8m tons of plastic dumped in ocean

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Some 8 million tons of plastic is estimated to have gone into the world’s oceans in 2010, the result of shoddy waste management and littering. It posed significant dangers to marine life, according to a study published in the journal Science.

The five worst offenders were China, Indonesia, the Philippines, Vietnam and Sri Lanka, the study said. The United States ranked 20th.

The study is the first of its kind to measure the amount going in from more than 190 countries with a coastline, instead of the amount actually in the ocean.

The method for determining the amount was a mathematical model based on the per-person waste generation for countries with a coastline.

One percent of the waste was presumed to be plastic, and another 1 percent was presumed to be mismanaged, meaning litter or waste was dumped on land and not properly contained.

“It can get worse. If we assume a business-as-usual projection — with growing populations, increasing plastic consumption and increased waste generation — by 2025 this number doubles,” Jenna Jambeck, a researcher from the University of Georgia, said at the annual meeting of the American Association for the Advancement of Science in San Jose, California.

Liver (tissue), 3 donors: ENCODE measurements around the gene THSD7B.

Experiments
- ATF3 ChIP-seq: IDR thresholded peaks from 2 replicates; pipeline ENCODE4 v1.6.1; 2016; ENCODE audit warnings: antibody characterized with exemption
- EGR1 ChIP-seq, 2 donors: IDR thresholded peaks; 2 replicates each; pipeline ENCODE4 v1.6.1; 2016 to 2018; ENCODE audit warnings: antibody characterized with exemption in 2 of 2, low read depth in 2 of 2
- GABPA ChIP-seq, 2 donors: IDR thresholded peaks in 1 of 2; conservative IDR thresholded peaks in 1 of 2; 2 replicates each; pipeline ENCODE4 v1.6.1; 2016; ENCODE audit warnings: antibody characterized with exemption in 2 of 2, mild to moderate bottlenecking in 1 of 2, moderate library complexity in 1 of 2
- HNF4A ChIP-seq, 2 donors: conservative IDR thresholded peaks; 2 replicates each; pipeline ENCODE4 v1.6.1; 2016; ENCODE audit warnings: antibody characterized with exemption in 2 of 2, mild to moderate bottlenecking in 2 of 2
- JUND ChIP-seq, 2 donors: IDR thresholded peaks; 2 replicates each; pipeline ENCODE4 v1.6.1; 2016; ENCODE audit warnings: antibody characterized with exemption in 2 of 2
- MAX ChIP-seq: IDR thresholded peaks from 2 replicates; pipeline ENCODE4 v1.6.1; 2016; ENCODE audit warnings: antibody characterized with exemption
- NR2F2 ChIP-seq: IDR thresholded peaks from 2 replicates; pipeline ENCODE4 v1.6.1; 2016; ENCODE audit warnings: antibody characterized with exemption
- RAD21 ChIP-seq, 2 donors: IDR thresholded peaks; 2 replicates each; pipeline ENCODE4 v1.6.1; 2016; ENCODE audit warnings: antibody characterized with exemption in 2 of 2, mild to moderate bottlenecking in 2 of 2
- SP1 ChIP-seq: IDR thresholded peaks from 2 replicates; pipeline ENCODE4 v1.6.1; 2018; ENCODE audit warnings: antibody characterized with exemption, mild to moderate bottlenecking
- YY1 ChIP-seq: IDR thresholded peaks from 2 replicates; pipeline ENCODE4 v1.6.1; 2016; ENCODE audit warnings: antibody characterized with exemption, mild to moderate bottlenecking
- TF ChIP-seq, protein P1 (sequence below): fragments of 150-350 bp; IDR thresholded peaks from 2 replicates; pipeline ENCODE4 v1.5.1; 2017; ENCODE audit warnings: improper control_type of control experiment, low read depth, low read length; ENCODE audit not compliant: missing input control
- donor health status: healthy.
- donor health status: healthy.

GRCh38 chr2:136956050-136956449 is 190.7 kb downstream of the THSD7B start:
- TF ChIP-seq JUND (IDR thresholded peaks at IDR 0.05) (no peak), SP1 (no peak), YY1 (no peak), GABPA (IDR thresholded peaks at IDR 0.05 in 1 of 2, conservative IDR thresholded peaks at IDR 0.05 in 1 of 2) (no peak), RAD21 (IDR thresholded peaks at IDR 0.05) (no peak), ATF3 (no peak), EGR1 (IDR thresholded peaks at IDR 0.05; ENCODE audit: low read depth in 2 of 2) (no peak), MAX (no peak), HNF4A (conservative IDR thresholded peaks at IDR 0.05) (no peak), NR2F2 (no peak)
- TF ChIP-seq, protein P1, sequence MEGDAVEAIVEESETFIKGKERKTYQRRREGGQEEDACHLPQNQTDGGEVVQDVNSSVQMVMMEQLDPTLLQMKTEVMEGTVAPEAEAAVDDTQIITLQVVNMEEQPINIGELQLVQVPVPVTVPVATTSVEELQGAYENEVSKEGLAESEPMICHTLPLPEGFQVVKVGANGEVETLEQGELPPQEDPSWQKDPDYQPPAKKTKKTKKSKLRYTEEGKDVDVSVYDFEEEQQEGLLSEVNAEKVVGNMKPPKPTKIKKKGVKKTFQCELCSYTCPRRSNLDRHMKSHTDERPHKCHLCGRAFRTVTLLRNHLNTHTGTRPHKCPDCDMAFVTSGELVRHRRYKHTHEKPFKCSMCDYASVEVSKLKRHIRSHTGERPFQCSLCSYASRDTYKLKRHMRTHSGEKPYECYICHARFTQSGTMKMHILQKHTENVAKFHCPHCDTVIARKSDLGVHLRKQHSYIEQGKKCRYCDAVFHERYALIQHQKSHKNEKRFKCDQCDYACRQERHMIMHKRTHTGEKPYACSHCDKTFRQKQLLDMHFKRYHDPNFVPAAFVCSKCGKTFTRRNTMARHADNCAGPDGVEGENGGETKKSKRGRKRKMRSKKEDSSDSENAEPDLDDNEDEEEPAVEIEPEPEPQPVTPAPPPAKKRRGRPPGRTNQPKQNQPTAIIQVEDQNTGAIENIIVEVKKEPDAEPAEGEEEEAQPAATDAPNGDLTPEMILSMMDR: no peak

Middle income countries with rapidly developing economies tended to be the biggest contributors of plastic trash because they were least likely to have developed management systems to keep pace with growth, Jambeck said.

The US was the only wealthy nation in the top 20, its ranking due to the high rate of waste generation, coupled with the nation’s large amount of coastline.

“Using the average density of uncompacted plastic waste, 8 million tons — the midpoint of our estimate — would cover an area 34 times the size of Manhattan ankle-deep in plastic waste,” said co-author Roland Geyer, an associate professor at University of California Santa Barbara’s Bren School of Environmental Science and Management.

“Eight million tons is a vast amount of material by any measure. It is how much plastic was produced worldwide in 1961.”

Co-author Kara Lavender Law, a research professor at the Massachusetts-based Sea Education Association, said the study “is the equivalent of measuring what is coming out of the faucet rather than what is already in the bathtub.”

The amount going in is 20-2,000 times larger than the existing estimates of plastic floating in the ocean, she said.

It remains unclear what happens to all that plastic — though some floats, some is suspended and some falls to the ocean floor — and scientists are concerned about the effect on fragile fish and marine life that consume plastic fragments.

Solutions for the world’s plastic problem include improving waste management and cutting down on consumption, the researchers said.

Since the top 20 countries accounted for 83 percent of mismanaged plastic waste, such efforts should be concentrated on keeping plastic out of the ocean, not trying to clean it up afterward, they said.

“Helping every nation develop a sound solid waste management infrastructure is a top priority,” said Geyer. Increasing the plastic re-use and recycle rates “is equally important,” he added.

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